Archive for June, 2010

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The Great Reset: The Jewish Agency and the Pursuit of an ‘Exemplary Society’

June 30, 2010
    “We once were a people without a home; will we become a home without a people?”

This was the question I asked last week when addressing the Board of Governors of the Jewish Agency as part of the presentation of the Agency’s new strategic plan. A simple question, but one that embodies the countless fears we all share regarding the future of the global Jewish family. In the face of existential challenges on all fronts relating to the physical security of the State of Israel, we must nonetheless face a question that we can ask only to ourselves – will our failure to remain connected to one another in the pursuit of our common ideals be the ultimate risk to the survival of the Jewish people?

In his recent book, The Great Reset, Richard Florida writes about the impact of highly stressed moments in economic cycles, and how they ‘reset’ fundamental aspects of society. Ranging from aspects of consumption, transportation, communication and personal geographic, Florida argues that Great Resets are fundamental transformations in the way we live in the present and set in motion the trends that will impact our lives for decades to come. Understood through a blend of Schumpeterian ‘creative destruction’, Marxian philosophy and capitalist adaptability, Great Resets bring about the destruction and fundamental reconstitution of institutions and ideas, requiring us to change our perspectives in response to the change world around us.

Similar to our current economic circumstances, we are at a highly stressed moment in the history of the Jewish people. We face threats from outside, but equally, we are facing threats from within. As our history has changed, so have we changed the way we engage with one another as individualism has reshaped our sense of the collective and the realization of our dream of a home of our own has redefined what it means to be in the Diaspora. Just as significant, we have slowly begun to question whether our Jewish values are better contextualized in terms of universalism rather than expressions of Jewish idealism and Zionism. Now, at this time in our history, we are facing the a realization that our encounter with modernity, while leading to much success, has also lead us to great crisis – a crisis that calls for a Great Reset.

Last week, in response to many of the considerations described above, the Jewish Agency adopted a new strategic plan, a plan that is nothing short of a great reset of the role of the Jewish Agency in Israel and in the future of the Jewish People. As a member of the strategic planning committee of the Agency, I know firsthand how deliberate and thoughtful its leadership was in crafting this plan, and I also know how cautiously and emotionally elements of the plan were considered and approved. This is just a first step in what will be a complicated and, in many ways painful process of resetting the Agency. Although to many the plan seems to be to vague, and perhaps the redefined goals of the Agency seem too aspirational, make no mistake, this is the beginning of a process that will fundamentally and concretely change the way the Agency operates within Israel and the broader Jewish world. It is not a minor shift; it is a fundamental transformation of the Agency for a fundamentally different era of Jewish life.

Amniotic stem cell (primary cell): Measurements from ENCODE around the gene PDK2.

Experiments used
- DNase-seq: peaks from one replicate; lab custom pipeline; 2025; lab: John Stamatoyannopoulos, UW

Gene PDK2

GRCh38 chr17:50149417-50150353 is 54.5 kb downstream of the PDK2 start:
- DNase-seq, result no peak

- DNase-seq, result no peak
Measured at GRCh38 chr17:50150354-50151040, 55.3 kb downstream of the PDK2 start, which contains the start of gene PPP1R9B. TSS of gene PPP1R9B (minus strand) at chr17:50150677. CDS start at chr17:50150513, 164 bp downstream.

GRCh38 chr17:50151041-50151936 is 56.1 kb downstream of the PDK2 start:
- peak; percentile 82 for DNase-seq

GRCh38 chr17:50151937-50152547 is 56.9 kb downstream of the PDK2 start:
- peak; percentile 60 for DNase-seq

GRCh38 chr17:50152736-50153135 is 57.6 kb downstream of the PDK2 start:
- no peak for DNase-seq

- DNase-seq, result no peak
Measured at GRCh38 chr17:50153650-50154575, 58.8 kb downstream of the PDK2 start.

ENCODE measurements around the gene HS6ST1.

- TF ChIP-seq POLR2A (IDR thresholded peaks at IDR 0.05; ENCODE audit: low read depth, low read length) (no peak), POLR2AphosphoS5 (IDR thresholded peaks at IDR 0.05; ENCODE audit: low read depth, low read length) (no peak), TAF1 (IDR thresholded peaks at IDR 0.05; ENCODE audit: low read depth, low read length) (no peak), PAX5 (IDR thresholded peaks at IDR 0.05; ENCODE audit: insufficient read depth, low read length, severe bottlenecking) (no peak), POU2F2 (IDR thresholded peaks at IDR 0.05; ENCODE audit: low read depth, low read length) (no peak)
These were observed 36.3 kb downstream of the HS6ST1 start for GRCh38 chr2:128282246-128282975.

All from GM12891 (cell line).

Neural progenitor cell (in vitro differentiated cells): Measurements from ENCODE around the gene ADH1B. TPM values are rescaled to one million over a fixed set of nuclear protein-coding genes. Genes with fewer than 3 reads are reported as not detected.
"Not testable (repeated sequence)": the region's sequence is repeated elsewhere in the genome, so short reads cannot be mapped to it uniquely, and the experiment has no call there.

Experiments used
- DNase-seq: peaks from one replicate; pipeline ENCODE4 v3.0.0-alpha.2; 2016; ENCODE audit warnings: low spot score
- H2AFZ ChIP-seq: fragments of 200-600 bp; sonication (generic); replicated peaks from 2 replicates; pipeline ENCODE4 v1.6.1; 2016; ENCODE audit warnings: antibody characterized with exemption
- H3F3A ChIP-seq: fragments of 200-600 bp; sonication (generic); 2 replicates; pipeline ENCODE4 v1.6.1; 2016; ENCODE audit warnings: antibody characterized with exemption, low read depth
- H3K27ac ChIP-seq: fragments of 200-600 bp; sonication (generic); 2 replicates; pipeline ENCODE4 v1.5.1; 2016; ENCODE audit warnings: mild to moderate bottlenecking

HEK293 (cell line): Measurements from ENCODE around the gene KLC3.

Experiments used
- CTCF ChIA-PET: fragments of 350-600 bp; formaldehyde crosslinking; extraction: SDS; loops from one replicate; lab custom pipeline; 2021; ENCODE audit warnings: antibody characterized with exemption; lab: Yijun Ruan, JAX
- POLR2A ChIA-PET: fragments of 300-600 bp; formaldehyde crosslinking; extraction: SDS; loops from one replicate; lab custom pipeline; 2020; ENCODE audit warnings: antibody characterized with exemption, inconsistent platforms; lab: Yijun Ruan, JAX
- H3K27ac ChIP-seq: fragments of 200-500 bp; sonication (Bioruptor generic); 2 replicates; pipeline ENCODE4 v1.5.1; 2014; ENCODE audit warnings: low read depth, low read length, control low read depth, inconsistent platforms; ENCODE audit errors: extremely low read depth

However, even with high confidence that the plan is the right plan, I know and share many questions that people have asked regarding its implementation. Among those many questions are four that distinguish themselves as key to assessing the ability of the Agency to be successful in its Great Reset. These questions must be answered by not only the leadership of the Jewish Agency, but also by each of us as stakeholders in the broader Jewish enterprise.

1. Are the strategies to be pursued by the Agency, especially with respect to Jewish identity in the Diaspora, the proper strategies for what many people view as an organization that is a relic of political Zionism? The truth is, this is not the first time that a Zionist organization has shifted tactics to respond to the crisis of Jewish identity. In the 1906 the Third All-Russian Zionist Conference in Helsinki (Helsingfors), responding the Russian pogroms and the upheavals in the Zionist movement, also addressed the role of Zionism in addressing the needs of the Jewish people in the Diaspora. In their conference memorandum they wrote, “[t]o be sure, our goal remains the same, only our tactics have changed. We now understand that only an organized, unified Jewry is capable of mobilizing the vast material and spiritual resources needed to realize our objectives.” Further, they wrote,” Zionism must address all aspects of Jewish life and respond to all issues besetting Jewry.”

With this historical context in mind, the Jewish Agency’s new plan must also meet the shifting requirements of the Zionist endeavor. In 2010, we do not face physical pogroms, but the equally dangerous pogroms of propaganda that attempt to deligitimize the Jewish State and its people. In response to these attacks, we must recognize that proper effort must be made to inspire Jewish leadership and their followers, to connect those Jewish with one another and Israel, and to empower those in Israel to make Israeli society stronger. The ultimate goal, the strengthening of the state through Aliyah and the pursuit of the Zionist idea is reinforced by these strategies, not diminished. In the Great Reset of the Jewish Agency, strategies must change even as the goal of an exemplary society embodied by a Jewish State remains the same.

2. Is the Jewish Agency capable of changing its operations and functioning in a way that responds to its changing strategies? There is no question regarding one thing, the Jewish Agency has a reputation of being a bloated, overstaffed and dysfunctional organization, rife with redundancies and roadblocks. The perception, in as much as it reflects reality, must be changed if the Agency is to successfully navigate its Great Reset. This must be one of the central areas of focus of the Agency leadership, because even if its strategies are correct, if its leadership fails to redesign the Agency’s operations so that they are efficient, cost-effective and excellent, the Great Reset will fail. Budgets must be precise and grounded in realizable fundraising goals, and the Agency must adopt a system of ongoing change management within the Agency. To help build an exemplary society, we must demand of the Agency to be exemplary organization capable of achieving is goals in an excellent manner.